BlueScope Steel will lose at least $33 million in revenue a year when Holden shuts down local car manufacturing in 2017.
BlueScope Steel supplies 14,000 tonnes of steel worth about $18 million directly to Holden to make vehicles in Australia each year.
Major Holden suppliers buy more than $15 million of steel from BlueScope.
South Coast Labour Council secretary Arthur Rorris said yesterday it was "obvious" other manufacturers along the supply chain would be impacted when Holden closed.
Mr Rorris called for an urgent rethink on how Australia entered into trade agreements with other countries.
"We need to decide whether we still ... want to maintain any manufacturing sector whatsoever."
He said successive federal governments had been selling Australian workers short by allowing other nations' manufacturers to gain a competitive advantage over local businesses through free trade deals.
"I think workers of this country are entitled to say we need a fairer trade system not a so-called free trade system," Mr Rorris said.
The University of Wollongong's Manufacturing Innovation - Global Challenges Program director Professor Geoff Spinks said Holden's closure would affect a long list of companies involved in the company's supply chain.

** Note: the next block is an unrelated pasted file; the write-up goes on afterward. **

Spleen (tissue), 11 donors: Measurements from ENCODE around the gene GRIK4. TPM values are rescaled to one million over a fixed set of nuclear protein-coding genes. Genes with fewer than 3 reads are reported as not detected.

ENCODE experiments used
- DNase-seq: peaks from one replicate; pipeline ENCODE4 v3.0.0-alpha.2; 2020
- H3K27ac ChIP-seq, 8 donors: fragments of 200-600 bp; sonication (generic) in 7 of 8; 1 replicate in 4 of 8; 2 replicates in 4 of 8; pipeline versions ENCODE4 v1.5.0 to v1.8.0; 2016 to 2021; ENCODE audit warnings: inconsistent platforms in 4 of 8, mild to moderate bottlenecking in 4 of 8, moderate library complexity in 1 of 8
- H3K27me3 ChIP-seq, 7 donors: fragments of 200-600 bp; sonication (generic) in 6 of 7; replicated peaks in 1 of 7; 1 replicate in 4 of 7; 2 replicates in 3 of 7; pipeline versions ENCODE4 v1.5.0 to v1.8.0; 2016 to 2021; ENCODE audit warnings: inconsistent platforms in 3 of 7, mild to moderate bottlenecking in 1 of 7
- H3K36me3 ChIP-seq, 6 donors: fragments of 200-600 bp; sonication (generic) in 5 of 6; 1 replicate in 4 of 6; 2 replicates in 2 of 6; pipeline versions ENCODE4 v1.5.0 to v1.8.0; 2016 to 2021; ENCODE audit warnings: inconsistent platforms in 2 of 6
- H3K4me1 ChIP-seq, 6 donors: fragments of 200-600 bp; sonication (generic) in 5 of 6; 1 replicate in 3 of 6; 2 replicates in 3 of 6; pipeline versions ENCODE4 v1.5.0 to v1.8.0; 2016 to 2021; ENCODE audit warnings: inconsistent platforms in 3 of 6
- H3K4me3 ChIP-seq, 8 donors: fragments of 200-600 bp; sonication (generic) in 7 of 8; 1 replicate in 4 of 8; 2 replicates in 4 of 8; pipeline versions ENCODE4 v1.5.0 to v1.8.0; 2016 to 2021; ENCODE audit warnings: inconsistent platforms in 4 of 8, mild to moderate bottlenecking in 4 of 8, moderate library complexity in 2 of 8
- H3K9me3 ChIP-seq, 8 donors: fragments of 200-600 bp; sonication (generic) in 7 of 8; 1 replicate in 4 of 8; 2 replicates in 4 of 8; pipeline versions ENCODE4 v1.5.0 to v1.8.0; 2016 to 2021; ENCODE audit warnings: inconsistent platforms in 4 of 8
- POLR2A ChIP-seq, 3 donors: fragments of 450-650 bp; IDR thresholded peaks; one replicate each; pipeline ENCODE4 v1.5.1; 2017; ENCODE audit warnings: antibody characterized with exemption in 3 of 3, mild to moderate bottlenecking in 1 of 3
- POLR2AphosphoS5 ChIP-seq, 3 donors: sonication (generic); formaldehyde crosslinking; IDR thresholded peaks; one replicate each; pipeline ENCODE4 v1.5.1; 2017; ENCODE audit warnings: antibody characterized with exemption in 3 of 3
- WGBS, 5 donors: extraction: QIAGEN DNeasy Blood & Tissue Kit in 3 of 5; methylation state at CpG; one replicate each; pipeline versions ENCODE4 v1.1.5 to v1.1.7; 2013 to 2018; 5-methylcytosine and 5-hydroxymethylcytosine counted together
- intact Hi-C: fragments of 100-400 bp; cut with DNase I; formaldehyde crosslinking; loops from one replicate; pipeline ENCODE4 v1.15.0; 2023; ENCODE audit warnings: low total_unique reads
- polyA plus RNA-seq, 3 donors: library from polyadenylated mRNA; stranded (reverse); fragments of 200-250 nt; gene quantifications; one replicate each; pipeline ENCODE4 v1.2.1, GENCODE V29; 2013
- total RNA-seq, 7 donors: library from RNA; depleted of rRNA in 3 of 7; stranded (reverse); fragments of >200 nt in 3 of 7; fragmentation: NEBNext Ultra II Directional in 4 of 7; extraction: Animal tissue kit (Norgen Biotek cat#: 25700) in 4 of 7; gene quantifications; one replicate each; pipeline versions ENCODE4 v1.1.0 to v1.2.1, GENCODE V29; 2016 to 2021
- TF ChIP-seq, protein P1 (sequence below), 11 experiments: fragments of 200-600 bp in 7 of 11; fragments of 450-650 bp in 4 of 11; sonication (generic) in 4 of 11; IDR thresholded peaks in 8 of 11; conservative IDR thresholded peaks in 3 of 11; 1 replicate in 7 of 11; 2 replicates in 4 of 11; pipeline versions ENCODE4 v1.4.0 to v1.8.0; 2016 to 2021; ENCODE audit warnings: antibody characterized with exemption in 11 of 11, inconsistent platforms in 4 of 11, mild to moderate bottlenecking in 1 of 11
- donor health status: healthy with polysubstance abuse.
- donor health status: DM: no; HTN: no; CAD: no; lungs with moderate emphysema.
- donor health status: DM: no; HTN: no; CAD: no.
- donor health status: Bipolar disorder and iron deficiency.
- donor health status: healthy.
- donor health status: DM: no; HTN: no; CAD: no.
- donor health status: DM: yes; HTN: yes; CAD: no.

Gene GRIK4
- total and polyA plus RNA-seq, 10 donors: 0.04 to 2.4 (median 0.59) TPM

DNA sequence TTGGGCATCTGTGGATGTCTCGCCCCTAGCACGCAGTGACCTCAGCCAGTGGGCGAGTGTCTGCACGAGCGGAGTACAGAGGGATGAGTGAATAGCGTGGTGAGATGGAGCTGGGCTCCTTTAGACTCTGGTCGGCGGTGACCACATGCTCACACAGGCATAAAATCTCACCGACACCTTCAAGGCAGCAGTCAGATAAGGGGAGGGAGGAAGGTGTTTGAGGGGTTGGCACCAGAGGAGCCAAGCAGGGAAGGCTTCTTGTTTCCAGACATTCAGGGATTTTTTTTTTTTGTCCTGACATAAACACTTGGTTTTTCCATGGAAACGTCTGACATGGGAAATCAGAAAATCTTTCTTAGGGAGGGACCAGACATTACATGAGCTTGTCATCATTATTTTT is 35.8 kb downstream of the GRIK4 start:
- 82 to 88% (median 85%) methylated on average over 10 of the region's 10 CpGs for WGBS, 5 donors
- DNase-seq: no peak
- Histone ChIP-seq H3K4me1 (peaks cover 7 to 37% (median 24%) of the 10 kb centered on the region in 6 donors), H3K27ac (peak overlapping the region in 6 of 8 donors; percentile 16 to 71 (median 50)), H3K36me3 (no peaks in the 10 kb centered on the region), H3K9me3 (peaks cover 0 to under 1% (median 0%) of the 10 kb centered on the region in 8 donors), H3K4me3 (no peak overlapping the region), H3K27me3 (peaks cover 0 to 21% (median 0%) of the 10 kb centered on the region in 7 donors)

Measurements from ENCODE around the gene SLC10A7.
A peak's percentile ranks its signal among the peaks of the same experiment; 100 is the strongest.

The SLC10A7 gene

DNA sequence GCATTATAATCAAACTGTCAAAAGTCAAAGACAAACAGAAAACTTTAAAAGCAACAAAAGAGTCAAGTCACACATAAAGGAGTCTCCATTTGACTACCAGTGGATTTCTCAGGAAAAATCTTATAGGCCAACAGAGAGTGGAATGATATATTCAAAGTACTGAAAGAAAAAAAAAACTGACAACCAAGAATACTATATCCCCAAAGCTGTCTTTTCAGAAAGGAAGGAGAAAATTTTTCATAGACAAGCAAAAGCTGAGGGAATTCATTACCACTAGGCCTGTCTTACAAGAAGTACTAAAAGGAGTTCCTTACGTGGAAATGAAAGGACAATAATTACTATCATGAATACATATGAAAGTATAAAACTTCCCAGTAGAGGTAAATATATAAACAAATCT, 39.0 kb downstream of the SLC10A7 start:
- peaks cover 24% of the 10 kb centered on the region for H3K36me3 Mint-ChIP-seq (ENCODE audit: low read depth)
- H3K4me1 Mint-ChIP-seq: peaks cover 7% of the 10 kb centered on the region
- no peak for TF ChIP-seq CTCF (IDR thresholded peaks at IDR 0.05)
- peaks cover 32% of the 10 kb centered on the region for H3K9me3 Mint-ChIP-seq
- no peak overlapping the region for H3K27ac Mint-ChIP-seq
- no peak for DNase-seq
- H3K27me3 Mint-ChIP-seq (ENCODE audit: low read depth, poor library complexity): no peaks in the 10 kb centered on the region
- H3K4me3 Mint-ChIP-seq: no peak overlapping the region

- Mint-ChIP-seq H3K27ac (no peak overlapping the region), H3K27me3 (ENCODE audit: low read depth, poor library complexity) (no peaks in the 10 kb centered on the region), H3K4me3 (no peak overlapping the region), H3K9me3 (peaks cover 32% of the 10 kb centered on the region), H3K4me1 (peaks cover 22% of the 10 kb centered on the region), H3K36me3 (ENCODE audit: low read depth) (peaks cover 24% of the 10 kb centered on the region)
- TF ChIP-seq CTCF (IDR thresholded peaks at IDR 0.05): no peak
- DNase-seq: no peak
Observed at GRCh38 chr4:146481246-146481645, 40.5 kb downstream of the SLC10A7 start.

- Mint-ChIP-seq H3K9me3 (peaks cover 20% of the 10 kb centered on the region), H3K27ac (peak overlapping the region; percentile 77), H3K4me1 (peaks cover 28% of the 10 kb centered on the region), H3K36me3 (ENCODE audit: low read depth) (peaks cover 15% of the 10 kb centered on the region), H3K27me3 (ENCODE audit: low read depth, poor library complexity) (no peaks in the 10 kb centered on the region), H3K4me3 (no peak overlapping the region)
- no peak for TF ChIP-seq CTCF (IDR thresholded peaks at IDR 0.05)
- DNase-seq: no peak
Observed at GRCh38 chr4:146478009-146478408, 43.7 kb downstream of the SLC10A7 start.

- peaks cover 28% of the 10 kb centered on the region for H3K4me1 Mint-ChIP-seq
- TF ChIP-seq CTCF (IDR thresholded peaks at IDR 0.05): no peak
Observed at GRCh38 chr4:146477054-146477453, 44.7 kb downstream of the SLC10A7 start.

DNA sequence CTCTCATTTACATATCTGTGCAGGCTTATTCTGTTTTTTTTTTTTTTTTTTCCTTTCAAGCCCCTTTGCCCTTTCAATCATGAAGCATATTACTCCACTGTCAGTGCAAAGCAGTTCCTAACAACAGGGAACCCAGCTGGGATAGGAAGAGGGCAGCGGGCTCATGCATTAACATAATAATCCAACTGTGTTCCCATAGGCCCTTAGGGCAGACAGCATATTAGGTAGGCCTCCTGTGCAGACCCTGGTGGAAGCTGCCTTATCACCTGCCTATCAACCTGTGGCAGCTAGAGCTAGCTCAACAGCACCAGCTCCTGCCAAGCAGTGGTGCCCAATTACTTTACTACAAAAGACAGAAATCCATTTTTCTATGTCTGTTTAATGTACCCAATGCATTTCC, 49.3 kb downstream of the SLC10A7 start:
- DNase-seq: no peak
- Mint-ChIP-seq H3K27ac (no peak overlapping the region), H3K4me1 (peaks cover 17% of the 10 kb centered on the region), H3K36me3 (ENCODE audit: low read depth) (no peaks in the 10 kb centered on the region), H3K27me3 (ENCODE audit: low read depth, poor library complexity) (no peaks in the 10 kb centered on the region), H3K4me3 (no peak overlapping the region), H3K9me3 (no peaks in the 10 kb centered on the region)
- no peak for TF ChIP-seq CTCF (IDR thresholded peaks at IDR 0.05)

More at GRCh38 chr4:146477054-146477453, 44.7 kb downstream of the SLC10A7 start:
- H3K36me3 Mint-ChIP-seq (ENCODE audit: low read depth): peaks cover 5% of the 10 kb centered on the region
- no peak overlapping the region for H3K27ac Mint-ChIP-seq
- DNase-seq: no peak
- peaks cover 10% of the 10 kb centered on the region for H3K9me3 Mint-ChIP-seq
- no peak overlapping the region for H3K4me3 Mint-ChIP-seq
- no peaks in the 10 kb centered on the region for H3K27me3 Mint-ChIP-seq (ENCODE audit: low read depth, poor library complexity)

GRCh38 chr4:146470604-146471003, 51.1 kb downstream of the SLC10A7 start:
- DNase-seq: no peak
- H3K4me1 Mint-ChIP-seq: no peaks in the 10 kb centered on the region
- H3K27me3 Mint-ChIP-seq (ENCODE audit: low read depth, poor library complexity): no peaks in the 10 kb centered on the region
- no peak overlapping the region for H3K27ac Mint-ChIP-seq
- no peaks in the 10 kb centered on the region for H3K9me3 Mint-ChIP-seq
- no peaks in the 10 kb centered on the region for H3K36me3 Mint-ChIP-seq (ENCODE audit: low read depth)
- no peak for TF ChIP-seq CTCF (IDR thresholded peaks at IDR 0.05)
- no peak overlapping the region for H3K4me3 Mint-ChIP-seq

"Car companies are at the top of the long supply chain so that's the real problem," he said.
"It creates this trickle-down effect where all suppliers suffer because that market evaporates."
BlueScope reported a loss of $84 million in 2012-13, an improvement on the $1 billion loss in the previous financial year.
BlueScope yesterday declined to elaborate on the specifics of its exposure to the automotive sector.
"We're not going to be commenting on our customers publicly," a BlueScope spokesman said.
However, the spokesman pointed to BlueScope's annual revenue of around $7.3 billion globally, and broad portfolio of markets, products and customers as evidence the company was not overly exposed to any particular customer.
The value of Holden's business to BlueScope was buried inside a Holden submission to the Productivity Commission inquiry into car assistance.
The document revealed that it spent $18 million in 2012 on Australian steel from BlueScope, or "approximately 14,000 tonnes".
"Holden forecasts to purchase the same amount, or more, by end of 2013," the document said.
Holden revealed that some of its main component suppliers, including Precision, AIA and Carr, purchase 90 per cent, or $15 million worth, of their steel from BlueScope.
Holden disclosed the steel was transported by rail from BlueScope's steelworks at Port Kembla, and that a "significant proportion" of the car maker's steel requirements came from BlueScope.
BlueScope said the automotive and transport industries represented 8 per cent of total domestic steel volumes in 2012-13.